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Culture of Bulgaria
 
A country often described to lie at the crossroads linking the East and West, Bulgaria was the centre of Slavic Europe during much of the Middle Ages, exerting considerable literary and cultural influence over the Eastern Orthodox Slavic world by means of the Preslav and Ohrid Literary Schools. Bulgaria is also the birthplace of the Cyrillic alphabet, the second most widely used alphabet in the world, which was developed in these two schools in the tenth century. Bulgaria is well-known for its rich folklore, distinctive traditional music, rituals and tales, but the country's contribution to humanity also continued in the nineteenth and twentieth century, when individuals such as John Atanasoff - born in USA with Bulgarian origin, regarded as the father of the digital computer, a number of noted opera singers (Nicolai Ghiaurov, Boris Christoff, Raina Kabaivanska, Ghena Dimitrova), Anna Veleva, and successful artists (Christo Javacheff, Pascin, Vladimir Dimitrov) popularized the culture of Bulgaria abroad.

A number of ancient civilizations, most notably the Thracians, Greeks, Romans, Slavs and Bulgars, have left their mark on the culture, history and heritage of Bulgaria. The country has nine UNESCO World Heritage Sites. Of these, two are Thracian tombs (one in Sveshtari and one in Kazanlak), three are monuments of medieval Bulgarian culture (the Boyana Church, the Rila Monastery and the Rock-hewn Churches of Ivanovo), while the Pirin National Park and the Srebarna Nature Reserve represent the country's natural beauty, and the ancient city of Nesebar is a unique combination of European cultural interaction, as well as, historically, one of the most important centres of naval trade in the Black Sea. In addition, the Varna Necropolis, a 3500-3200 BC burial site, contains what are believed to be the oldest examples of worked gold in the world.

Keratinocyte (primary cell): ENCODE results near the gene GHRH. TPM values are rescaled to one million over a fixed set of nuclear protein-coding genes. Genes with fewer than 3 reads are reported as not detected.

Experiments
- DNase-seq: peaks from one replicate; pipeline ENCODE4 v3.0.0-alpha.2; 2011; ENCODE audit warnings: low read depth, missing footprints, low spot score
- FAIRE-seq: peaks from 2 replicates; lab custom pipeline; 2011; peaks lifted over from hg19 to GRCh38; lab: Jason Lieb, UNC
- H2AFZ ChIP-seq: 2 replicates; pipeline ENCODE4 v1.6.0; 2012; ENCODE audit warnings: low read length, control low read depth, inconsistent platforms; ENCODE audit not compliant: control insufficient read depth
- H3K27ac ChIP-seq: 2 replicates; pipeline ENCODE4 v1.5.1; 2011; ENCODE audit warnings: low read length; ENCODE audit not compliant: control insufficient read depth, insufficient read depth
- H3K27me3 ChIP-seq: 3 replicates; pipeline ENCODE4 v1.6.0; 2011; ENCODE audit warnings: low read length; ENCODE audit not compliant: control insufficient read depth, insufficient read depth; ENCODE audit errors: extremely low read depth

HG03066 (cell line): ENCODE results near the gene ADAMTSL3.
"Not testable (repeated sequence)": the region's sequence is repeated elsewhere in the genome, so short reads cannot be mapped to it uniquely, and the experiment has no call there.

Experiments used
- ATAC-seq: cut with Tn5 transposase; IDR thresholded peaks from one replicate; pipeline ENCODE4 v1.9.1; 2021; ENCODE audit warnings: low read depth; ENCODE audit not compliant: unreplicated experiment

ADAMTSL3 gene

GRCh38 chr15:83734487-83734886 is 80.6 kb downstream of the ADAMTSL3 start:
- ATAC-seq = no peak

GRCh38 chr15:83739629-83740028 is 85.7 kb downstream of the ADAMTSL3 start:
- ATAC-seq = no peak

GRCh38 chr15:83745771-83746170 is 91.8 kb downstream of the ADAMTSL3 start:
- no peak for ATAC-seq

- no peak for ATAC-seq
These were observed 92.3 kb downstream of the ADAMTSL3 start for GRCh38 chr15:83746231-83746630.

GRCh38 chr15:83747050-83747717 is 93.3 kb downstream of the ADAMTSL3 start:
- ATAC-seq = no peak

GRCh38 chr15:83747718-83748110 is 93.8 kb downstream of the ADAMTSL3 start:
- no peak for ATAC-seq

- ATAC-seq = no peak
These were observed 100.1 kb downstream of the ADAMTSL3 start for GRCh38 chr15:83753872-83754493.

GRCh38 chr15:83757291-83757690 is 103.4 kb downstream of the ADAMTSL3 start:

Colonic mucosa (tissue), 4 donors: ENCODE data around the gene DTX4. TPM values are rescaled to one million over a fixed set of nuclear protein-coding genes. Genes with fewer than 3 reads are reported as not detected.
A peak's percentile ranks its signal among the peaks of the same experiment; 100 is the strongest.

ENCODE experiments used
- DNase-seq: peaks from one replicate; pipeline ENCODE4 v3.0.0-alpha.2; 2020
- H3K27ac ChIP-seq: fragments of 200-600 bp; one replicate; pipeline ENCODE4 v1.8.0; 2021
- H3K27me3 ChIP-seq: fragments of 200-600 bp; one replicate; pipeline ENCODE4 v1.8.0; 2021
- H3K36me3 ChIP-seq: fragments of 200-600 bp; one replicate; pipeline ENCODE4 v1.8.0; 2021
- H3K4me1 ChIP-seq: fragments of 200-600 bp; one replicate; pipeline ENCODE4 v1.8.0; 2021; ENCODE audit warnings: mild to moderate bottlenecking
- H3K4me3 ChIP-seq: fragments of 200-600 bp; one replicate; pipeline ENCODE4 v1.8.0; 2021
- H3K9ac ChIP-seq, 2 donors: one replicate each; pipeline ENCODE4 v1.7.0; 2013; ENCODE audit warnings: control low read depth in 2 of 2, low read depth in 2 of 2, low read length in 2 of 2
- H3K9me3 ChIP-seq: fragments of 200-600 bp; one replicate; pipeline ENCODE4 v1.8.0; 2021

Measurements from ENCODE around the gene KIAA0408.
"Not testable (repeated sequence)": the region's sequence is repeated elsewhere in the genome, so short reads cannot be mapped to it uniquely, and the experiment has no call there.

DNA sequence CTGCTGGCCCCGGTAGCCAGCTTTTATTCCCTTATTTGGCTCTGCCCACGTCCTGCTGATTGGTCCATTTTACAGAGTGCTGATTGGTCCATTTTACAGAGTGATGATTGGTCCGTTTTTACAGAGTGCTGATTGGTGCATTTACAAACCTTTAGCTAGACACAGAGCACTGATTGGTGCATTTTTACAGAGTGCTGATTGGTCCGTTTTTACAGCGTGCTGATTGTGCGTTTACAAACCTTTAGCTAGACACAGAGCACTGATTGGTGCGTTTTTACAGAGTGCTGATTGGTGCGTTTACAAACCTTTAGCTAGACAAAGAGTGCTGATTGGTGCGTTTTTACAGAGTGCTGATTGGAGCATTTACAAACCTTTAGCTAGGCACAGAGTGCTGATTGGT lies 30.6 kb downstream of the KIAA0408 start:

The Roman theatre in Plovdiv.
Stoyan Bachvarov Dramatic Theatre, Varna.



Music

Bulgarian folk music is unique in its complex harmonies and highly irregular rhythms. These kinds of rhythms, also called uneven beats or asymmetric measures, were introduced to musicologists only in 1886 when music teacher Anastas Stoyan published Bulgarian folk melodies for the first time. Examples of such beats are 5/8, 7/8, 8/8, 9/8 and 11/8, or composite ones like (5+7)/8, (15+14)/8 and (9+5)/16 - (9+5)/16. Each area of Bulgaria has a characteristic music and dance style. Bulgarian folk music inspired and was used by musicians like Kate Bush and George Harrison.

Bulgarian vocal style has a unique throat quality, while the singers themselves are renowned for their range. Their voices are low and soprano, and the children love singing, and anything artistic. (Orpheus is said to be from Thrace, a region partly in Bulgaria.) Diatonic scales predominate but in the Rhodope mountains, for example, pentatonic scales occur, while in Thrace chromatic scales with augmented intervals (similar to the music of Classical Greece). Also, the intonation varies, and is quite different from the modern Western equal temperament. Depending on whether the melody moves up or down, an interval can augment or decrease by a quarter tone.

Musical instruments (also characteristic of the whole Balkan region) include gaida (bagpipe), kaval (rim-blown flute), zurna or zurla (another woodwind), tambura (guitar-like), gadulka (violin-like), and tapan (large two-sided drum).

Dances have complex steps matching the rhythm, and are often fast. Most are circle-dances or line dances called horo; but some are done singly or in pairs, like the 7/8 dance Rachenitsa.

Although traditional music and dance are not popular among Bulgarian city youth, they are often performed at weddings, and generally countryside fiests. They are also performed in Bulgaria and abroad by amateur and professional performing artists.

Key figures

Number of museums: 220 (2002)

Number of museum exhibits: 5,766,707 (2002)

Number of museum visits: 3,554,515 (2002)

Number of libraries: 49 (2002)

Number of volumes in libraries: 34,676,995 (2002)

Number of library readers: 319,403 (2002)

Number of people: 7,839,374 (2006)